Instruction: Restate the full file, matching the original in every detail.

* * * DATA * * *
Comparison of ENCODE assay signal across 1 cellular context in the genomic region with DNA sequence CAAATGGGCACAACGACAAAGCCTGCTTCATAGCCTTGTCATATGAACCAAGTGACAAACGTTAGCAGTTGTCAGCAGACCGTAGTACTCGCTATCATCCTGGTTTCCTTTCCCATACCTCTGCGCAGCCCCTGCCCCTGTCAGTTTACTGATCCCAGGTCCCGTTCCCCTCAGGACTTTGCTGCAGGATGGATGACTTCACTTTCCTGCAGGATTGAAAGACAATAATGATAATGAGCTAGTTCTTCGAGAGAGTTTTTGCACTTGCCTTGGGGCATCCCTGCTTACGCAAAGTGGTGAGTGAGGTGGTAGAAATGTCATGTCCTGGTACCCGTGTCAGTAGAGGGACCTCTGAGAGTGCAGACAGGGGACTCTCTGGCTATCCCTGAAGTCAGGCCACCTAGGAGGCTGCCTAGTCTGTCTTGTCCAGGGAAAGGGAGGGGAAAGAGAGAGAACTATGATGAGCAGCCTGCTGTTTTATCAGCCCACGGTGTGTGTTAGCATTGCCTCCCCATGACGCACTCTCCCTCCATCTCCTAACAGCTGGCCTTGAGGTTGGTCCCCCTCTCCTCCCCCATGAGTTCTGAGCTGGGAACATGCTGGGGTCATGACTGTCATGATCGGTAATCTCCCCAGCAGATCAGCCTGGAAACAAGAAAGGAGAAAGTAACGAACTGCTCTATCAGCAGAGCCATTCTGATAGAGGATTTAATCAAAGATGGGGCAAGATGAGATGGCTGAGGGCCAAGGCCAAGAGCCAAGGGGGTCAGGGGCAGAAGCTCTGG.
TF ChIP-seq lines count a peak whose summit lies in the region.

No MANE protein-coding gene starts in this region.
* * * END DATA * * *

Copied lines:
Comparison of ENCODE assay signal across 1 cellular context in the genomic region with DNA sequence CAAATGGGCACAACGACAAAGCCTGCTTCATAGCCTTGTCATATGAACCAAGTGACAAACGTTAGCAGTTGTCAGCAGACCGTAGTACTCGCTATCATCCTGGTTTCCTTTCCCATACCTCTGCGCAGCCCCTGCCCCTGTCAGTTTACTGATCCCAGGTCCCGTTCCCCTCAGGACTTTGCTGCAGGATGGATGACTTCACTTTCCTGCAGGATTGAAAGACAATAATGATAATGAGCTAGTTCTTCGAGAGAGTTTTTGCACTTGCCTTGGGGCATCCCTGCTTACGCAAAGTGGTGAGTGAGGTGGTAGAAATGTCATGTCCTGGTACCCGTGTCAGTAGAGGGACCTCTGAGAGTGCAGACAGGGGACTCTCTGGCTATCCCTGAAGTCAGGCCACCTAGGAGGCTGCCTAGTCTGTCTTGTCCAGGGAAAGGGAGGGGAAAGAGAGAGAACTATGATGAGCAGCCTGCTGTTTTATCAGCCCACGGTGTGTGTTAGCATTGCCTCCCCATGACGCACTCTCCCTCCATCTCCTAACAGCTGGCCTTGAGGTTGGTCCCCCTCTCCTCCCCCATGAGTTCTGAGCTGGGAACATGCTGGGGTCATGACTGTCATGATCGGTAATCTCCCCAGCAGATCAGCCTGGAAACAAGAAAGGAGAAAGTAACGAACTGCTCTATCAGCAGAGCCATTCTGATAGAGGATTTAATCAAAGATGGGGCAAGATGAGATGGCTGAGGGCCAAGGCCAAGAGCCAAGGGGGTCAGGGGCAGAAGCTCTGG.
TF ChIP-seq lines count a peak whose summit lies in the region.

No MANE protein-coding gene starts in this region.